I’ve done a lot of public speaking over the years, but this is the first year I’ve been more disciplined about marketing myself and scheduling a certain number of speeches per month. In doing so, however, I have realized that “per month” is the wrong way to look at the rhythm of this line of work. The conference and event season is incredibly cyclical. March through early May, and then mid-September to early November, are going to be jam packed. This is when everyone wants a speaker. July? Not so much.
Other industries go through similar peaks and troughs. Accounting, for instance, is going to be rough in late winter and early spring, and in September and October. Other times, less so. Teaching can be lighter in the summer. Indeed, many industries go through a bit of a summer slowdown as people disappear on vacation. Despite the Fourth of July being on a Monday this year, I’m pretty sure that not much is getting done the latter half of this week, or through to about Wednesday of next week.
It raises the question of whether there is a good way to handle a summer slowdown. I think there are plenty of things one can do to make good use of slower seasons.
The first is to not panic. This advice goes more for free agents than others. Employees who have little booked for July and August still get paid, but not necessarily if you’re running your own show. It helps to look at your billings for the past few years and remember that yes, you were booked solid in October, to the point that you were turning away work. It might be worth reaching out to those clients and offering them a discount to move some work to slower times.
Next, think about what sort of work gets shoved aside when you’re busy. Maybe it’s revamping your website or marketing materials, or taking a good look at employees’ responsibilities and what should be changed. It could be reading professional journals or figuring out some new technology. These are all good things to do during a slow down.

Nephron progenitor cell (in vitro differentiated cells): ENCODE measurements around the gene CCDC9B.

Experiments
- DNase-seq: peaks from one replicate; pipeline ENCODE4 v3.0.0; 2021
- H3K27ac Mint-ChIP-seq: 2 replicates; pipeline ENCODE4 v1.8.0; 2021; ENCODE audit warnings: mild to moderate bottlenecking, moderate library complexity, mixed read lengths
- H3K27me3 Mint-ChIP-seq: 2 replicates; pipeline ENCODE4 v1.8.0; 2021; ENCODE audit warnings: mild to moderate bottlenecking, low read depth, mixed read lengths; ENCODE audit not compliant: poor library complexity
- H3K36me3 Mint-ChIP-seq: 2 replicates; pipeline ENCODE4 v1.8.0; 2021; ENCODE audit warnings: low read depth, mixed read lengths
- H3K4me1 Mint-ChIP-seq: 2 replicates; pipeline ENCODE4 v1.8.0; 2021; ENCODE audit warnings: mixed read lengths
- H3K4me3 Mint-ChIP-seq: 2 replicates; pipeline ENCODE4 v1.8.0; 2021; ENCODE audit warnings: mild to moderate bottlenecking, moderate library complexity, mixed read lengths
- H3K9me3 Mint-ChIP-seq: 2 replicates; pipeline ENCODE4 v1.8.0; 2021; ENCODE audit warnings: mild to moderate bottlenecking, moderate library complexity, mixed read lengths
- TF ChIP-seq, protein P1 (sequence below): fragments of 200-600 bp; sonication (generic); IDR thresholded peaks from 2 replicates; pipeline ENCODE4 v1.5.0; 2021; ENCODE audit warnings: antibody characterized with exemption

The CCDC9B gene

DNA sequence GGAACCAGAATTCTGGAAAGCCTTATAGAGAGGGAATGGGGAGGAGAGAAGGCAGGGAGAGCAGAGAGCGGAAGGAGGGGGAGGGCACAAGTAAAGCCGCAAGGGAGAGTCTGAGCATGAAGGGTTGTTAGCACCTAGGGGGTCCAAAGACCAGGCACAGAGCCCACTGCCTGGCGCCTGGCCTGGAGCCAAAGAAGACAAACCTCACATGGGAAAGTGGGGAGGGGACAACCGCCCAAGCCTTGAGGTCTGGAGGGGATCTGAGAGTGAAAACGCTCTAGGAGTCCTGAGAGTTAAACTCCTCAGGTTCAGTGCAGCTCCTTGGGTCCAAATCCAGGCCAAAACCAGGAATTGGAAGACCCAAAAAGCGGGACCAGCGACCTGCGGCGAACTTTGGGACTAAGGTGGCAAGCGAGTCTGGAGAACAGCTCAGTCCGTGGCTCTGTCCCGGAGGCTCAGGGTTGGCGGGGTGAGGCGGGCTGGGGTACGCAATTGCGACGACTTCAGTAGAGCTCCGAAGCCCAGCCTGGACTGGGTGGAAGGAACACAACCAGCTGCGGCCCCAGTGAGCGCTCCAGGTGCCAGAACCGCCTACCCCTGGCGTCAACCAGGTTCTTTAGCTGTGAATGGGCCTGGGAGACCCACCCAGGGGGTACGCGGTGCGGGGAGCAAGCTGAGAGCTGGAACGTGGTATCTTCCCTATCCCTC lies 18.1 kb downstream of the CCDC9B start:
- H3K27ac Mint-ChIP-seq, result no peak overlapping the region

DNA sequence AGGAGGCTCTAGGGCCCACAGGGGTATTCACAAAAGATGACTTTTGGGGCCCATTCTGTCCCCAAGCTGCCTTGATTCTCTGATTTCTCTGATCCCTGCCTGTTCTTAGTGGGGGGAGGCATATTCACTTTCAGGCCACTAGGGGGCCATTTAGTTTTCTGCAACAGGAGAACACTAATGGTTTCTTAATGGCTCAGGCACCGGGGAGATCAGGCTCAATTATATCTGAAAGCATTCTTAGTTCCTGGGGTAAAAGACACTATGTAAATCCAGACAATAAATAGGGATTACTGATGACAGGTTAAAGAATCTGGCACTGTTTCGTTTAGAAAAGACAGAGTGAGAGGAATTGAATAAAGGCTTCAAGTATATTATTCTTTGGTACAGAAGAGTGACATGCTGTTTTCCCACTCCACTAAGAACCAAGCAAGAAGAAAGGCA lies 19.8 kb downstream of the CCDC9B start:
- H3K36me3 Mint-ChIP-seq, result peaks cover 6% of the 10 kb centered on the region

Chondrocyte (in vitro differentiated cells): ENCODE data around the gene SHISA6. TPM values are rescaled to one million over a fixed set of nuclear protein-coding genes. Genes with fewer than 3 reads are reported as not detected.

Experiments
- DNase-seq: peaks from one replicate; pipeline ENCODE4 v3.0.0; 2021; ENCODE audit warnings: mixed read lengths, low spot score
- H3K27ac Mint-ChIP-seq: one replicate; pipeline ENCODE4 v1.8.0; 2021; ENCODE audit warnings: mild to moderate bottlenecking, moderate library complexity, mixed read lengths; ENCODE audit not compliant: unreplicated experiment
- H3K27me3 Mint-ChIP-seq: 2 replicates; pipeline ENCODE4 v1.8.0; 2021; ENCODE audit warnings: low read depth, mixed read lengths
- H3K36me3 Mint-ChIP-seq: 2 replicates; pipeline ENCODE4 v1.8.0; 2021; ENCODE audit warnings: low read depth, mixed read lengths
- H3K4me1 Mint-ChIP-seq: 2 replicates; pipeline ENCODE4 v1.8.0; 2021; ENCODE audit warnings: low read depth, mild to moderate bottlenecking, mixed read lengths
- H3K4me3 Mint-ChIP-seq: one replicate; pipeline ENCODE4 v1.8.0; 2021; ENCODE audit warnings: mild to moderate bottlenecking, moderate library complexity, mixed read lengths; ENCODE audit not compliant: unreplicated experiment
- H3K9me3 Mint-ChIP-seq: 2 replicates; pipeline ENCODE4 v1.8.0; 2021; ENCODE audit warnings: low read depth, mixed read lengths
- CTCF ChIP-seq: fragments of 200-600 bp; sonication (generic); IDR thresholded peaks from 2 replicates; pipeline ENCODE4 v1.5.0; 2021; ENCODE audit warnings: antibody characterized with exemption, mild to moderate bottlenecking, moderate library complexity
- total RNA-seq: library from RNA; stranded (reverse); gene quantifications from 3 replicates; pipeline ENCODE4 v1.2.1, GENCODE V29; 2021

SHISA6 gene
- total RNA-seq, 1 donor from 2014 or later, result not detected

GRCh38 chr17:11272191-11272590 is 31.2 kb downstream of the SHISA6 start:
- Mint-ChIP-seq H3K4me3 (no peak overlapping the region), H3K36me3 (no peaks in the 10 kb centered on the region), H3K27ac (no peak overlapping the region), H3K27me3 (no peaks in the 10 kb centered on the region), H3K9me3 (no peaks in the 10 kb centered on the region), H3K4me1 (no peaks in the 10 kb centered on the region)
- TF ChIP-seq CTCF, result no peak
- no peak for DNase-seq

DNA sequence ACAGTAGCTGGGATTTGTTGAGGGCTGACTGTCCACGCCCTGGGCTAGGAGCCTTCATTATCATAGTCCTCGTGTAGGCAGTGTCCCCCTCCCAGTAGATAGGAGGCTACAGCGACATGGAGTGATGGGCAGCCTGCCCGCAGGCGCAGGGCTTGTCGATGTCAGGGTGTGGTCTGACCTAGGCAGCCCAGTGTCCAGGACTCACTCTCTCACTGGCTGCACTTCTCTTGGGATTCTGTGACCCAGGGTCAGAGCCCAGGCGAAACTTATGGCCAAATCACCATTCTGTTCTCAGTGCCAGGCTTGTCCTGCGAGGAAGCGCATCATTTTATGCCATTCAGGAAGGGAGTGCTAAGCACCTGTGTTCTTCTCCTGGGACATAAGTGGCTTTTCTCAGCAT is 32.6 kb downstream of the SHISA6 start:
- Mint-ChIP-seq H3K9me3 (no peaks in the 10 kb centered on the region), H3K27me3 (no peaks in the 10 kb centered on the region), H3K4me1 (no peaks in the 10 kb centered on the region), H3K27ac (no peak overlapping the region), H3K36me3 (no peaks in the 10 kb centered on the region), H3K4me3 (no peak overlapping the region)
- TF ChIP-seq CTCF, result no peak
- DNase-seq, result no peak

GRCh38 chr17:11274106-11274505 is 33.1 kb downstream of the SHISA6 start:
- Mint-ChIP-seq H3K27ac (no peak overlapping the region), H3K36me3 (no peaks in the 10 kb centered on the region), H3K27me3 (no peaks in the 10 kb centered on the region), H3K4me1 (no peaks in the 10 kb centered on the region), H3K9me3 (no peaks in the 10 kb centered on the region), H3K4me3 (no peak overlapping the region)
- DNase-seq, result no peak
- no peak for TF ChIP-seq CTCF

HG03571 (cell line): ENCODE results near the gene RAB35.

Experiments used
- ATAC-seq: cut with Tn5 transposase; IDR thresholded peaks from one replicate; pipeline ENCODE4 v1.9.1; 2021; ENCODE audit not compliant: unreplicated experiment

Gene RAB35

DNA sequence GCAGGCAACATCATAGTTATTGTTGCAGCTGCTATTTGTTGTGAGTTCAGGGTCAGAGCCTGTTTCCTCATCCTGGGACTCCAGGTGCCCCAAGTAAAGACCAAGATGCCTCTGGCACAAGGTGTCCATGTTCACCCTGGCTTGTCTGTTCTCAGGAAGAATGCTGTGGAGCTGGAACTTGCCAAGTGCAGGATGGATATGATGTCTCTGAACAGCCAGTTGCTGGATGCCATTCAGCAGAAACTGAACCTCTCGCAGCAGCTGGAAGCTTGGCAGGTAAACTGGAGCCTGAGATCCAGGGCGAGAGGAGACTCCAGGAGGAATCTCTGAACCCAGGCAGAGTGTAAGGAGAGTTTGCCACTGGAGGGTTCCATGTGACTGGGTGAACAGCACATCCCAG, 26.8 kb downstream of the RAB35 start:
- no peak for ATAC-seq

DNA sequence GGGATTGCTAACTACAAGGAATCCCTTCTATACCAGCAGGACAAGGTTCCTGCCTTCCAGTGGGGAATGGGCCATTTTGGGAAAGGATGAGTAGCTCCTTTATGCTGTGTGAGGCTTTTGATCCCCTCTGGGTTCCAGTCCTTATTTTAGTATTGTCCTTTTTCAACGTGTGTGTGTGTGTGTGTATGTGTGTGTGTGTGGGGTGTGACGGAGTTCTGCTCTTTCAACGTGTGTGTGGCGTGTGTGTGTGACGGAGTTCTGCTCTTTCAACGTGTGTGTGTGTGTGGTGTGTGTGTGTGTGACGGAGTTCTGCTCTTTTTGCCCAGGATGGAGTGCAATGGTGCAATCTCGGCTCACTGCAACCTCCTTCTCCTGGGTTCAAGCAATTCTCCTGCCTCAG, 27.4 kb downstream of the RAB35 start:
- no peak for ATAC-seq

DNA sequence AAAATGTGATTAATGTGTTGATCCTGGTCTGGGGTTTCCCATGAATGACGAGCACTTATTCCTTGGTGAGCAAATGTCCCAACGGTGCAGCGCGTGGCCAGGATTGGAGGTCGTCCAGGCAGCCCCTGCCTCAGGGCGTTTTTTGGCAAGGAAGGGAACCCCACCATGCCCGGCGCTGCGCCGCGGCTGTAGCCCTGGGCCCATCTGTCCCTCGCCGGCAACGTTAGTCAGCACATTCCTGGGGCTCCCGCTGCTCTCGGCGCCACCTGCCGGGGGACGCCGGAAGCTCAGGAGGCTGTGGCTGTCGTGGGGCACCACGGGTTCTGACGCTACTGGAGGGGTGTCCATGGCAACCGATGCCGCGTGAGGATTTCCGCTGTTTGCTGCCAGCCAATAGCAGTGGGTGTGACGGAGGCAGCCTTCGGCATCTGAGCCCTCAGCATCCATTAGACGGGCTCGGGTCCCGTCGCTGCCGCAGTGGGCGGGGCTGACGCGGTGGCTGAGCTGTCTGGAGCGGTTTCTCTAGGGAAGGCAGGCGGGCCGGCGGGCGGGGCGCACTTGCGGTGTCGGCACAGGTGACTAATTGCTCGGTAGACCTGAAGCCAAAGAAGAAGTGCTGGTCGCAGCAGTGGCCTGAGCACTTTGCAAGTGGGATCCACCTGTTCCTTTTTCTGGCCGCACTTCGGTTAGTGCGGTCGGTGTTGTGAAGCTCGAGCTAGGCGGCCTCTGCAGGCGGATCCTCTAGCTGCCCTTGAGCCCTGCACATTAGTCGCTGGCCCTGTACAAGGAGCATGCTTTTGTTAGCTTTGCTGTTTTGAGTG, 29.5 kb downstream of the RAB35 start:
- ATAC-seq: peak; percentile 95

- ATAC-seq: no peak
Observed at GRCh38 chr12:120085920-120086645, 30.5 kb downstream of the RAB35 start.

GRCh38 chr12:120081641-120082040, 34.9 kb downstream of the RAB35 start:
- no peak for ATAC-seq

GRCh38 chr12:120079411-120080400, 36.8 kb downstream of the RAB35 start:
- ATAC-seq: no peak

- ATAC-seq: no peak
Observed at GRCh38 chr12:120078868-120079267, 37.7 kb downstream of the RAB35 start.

You could also start a new initiative you’ve been meaning to do…but haven’t. You didn’t have time! Now you do. These projects might include a new interest group or book club at your employer, or organizing a spring conference (which needs a time management speaker, right?)
Finally, you can just enjoy the time. There is no reason to fill space just to fill space. I have been using the fact that I am not traveling much now to do more kid camp shuttling, and my three Mommy Days. And, of course, life tends to fill space that is open, at which point one can be glad that it is open. The photo accompanying this post is from our local ER, where I wound up this morning with my little dude. He was playing on the playground when he tripped and fell and gashed open his forehead. We are familiar with this ER — it is our fourth time there for a family member in 6 months! I had to move and cancel a few things this morning but at least I hadn’t been racing to get on a plane somewhere. He was very brave while getting his 7 stitches.
6 thoughts on “Peaks and troughs and the upside of space”
Oh, sweet boy! I wish him a speedy recovery, and I hope that your ER visits will decrease for the next 6 months!!!
Oh no! He looks like such a little dude sitting there placidly sucking on his pacifier.
Ruby, 5, broke her arm AGAIN yesterday. Keeping her out of trees is near impossible.
Ugh for you too! that’s a lot of broken bones 🙁
Poor little guy! Hope you’re both relaxing tonight
Oof — sorry about the stitches, poor guy.
All excellent points on the time. So much of time seems “lumpy” in my experience, and summer’s often been a slow time for me. This one isn’t, and I’m missing that!
You are so right about trying to be disciplined about work and time even during quieter periods, otherwise I certainly find work has a terrible tendency to “expand to fill the time available”! I work far more efficiently when I am busy.